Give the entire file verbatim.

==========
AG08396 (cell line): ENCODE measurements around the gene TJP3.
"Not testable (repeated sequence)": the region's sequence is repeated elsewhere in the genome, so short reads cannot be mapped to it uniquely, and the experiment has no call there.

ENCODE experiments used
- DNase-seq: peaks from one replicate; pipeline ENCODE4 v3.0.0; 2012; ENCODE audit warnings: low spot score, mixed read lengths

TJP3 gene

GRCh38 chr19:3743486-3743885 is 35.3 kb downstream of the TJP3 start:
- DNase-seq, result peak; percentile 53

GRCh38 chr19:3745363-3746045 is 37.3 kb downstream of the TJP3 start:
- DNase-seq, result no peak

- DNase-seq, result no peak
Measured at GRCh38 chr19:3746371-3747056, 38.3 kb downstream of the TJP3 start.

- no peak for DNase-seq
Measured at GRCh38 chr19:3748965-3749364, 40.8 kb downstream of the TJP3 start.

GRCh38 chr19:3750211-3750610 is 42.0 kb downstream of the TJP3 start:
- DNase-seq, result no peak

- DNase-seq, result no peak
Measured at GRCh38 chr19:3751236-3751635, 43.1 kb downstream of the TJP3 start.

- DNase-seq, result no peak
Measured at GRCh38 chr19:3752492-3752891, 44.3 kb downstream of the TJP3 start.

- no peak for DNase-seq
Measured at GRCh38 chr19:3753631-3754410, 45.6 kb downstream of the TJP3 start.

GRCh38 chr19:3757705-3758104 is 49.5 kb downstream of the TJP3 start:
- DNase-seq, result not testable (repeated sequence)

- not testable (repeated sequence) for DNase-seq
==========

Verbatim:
AG08396 (cell line): ENCODE measurements around the gene TJP3.
"Not testable (repeated sequence)": the region's sequence is repeated elsewhere in the genome, so short reads cannot be mapped to it uniquely, and the experiment has no call there.

ENCODE experiments used
- DNase-seq: peaks from one replicate; pipeline ENCODE4 v3.0.0; 2012; ENCODE audit warnings: low spot score, mixed read lengths

TJP3 gene

GRCh38 chr19:3743486-3743885 is 35.3 kb downstream of the TJP3 start:
- DNase-seq, result peak; percentile 53

GRCh38 chr19:3745363-3746045 is 37.3 kb downstream of the TJP3 start:
- DNase-seq, result no peak

- DNase-seq, result no peak
Measured at GRCh38 chr19:3746371-3747056, 38.3 kb downstream of the TJP3 start.

- no peak for DNase-seq
Measured at GRCh38 chr19:3748965-3749364, 40.8 kb downstream of the TJP3 start.

GRCh38 chr19:3750211-3750610 is 42.0 kb downstream of the TJP3 start:
- DNase-seq, result no peak

- DNase-seq, result no peak
Measured at GRCh38 chr19:3751236-3751635, 43.1 kb downstream of the TJP3 start.

- DNase-seq, result no peak
Measured at GRCh38 chr19:3752492-3752891, 44.3 kb downstream of the TJP3 start.

- no peak for DNase-seq
Measured at GRCh38 chr19:3753631-3754410, 45.6 kb downstream of the TJP3 start.

GRCh38 chr19:3757705-3758104 is 49.5 kb downstream of the TJP3 start:
- DNase-seq, result not testable (repeated sequence)

- not testable (repeated sequence) for DNase-seq